Aged 14, I stayed with friends of my father’s in northern France for a few days, and that was when I discovered how fabulous French food was.
This family owned an enormous sugar beet farm near Cambrai and lived in a chateau with servants. At lunch and dinner my 11-year-old sister and I dined in solitary splendour, waited on by their white-gloved butler.
I vividly remember gorgeous fillet steak served with a bowl of petits pois from the farm — not fresh, but preserved — and crisp frites. They were the best chips I’d ever tasted. Every day the butler uncorked a bottle of fizzy cider and poured as much as I wanted into my glass. At home I wasn’t allowed alcoholic drinks, but I didn’t tell him that. Back in England, I told my mother how I’d loved the food. She was a little cross. ‘What’s wrong with my cooking?’ she was probably thinking. That trip was such a lovely early experience and I’ve been back many times.
French fancy: The Jura region near the Franco-Swiss border. It is the home of Comté, one of Rick’s favourite cheeses
I fell properly in love with France in the late Seventies and Eighties. After opening my first restaurant in Padstow I went there a lot for inspiration as the best seafood cooking is in Brittany and Normandy. I’d catch the ferry from Plymouth to Roscoff and feast in village bistros: a plate of tiny scallops sprinkled with lemon juice and parsley, buttery conger eel, parcels of puff pastry filled with prawns and cream sauce.
On those early trips I’d think to myself: ‘Wouldn’t it be great to do a seafood platter back in Padstow?’ But when I started out, you couldn’t get mussels or clams, or even oysters or langoustines in Cornwall. There were lobsters and crabs, and that was about it.
It wasn’t just the seafood that I couldn’t get enough of in Brittany. I loved the way the French cooked fish and their rich butter sauces. And how they charged good money for fish we fed to the cat in those days — like coley or pollock — and everybody was happy to eat them.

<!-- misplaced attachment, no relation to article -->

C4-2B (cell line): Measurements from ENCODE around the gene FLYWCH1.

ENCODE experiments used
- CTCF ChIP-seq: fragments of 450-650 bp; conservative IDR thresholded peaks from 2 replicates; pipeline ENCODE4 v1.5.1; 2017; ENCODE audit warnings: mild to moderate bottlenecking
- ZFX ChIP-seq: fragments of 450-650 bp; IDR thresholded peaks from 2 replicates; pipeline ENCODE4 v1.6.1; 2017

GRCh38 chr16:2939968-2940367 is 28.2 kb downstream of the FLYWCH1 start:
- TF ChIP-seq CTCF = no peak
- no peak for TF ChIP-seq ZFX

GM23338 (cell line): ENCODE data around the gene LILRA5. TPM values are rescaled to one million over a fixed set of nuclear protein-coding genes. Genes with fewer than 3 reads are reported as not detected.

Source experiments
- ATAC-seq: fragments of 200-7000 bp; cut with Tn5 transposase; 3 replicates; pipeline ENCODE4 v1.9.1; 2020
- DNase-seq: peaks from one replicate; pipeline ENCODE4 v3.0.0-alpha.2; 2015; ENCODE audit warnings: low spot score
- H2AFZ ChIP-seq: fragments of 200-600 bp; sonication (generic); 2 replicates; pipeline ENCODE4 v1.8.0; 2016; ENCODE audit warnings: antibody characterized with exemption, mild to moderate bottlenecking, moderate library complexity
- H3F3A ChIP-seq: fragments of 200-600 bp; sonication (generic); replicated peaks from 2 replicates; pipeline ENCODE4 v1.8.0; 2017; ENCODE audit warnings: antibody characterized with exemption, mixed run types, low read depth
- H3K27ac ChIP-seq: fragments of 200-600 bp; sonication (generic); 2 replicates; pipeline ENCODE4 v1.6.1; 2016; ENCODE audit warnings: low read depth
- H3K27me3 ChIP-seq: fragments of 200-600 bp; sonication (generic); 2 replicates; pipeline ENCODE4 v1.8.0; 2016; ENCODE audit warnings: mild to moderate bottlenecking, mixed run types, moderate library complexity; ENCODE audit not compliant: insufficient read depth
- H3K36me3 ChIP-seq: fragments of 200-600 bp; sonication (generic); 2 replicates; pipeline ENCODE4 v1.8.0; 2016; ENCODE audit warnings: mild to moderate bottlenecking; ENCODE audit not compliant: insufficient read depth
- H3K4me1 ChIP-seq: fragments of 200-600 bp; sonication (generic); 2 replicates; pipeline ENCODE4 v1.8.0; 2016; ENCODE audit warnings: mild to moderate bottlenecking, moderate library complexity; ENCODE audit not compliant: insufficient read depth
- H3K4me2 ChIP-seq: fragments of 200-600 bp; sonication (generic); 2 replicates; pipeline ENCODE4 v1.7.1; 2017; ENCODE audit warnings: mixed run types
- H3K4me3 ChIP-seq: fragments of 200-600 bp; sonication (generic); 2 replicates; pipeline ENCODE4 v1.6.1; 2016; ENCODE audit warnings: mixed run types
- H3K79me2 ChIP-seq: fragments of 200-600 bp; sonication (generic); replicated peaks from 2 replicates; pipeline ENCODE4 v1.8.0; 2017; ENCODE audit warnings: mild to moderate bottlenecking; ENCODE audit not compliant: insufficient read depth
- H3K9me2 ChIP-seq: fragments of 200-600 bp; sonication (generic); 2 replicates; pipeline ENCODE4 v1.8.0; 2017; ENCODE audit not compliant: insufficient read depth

While making my new BBC2 series, I had plenty of great seafood in Normandy, Picardy and Le Crotoy on the Bay of the Somme.
If you’re going to a place like Dieppe, it’s worth veering off from the tourist area and heading for the port. Often, you’ll find a restaurant close to where the boats come in and that’s where the locals will be eating.
Rick with the local butcher Patrick Maury, a champion andouillette-maker
For example, I discovered a smart restaurant called Comptoir à Huitres in Dieppe’s industrial docks, and a delightful little seafood restaurant away from the main restaurant hub.
Les Voiles d’Or (lesvoilesdor.fr) is on a headland above the harbour, past a church filled with plaques commemorating countless seafarers who drowned trying to bring in catches of beautiful fish.
It doesn’t look like much from the outside, but the restaurant is owned by Michelin-starred chef Tristan Arhan and the food is sensational.
One-star Michelin places are well worth looking up. When they get two or three stars, it all gets a bit too fussy and complicated for my taste.
One of the joys of France is that you can get good fish anywhere. Every June, I stay near Saint-Tropez in a town called Ramatuelle. The local Spar has the best fish counter. The cheeses and the butcher’s counter are excellent, too. I suspect that you wouldn’t find a Spar anywhere in the UK that can compare.
There’s also a great fishmonger in Saint-Tropez itself, and a fantastic market every Tuesday — and French markets are always sensational.
When I’ve filmed in markets, the camera crew always want to be there when it’s packed, but you’re far better getting there early before stuff sells out. I speak enough French to get by, and I just point if I don’t know the words. People are helpful, especially at cheese counters — they’ll always give you a slice to try.
Canal du Midi, where Rick spent eight weeks filming his first French travelogue from a barge
When I filmed my first cookery show in France 15 years ago, I was worried it might be boring. My director had this madcap idea of hiring a barge to take us from Bordeaux all the way down to Marseilles on the canals of southern France.
What I hadn’t foreseen was how incredibly beautiful this would be, and that’s what made the series really special. The Canal du Midi was the star of the show, with its elegant bridges and constantly changing vista of chateaux, yellow fields of corn and endless vineyards.
It was easy to film as we just stopped and had a meal somewhere, or looked at a church and learned some history. We only did about four miles a day. I think it was everybody’s dream holiday, and lots of people have done it since and loved it.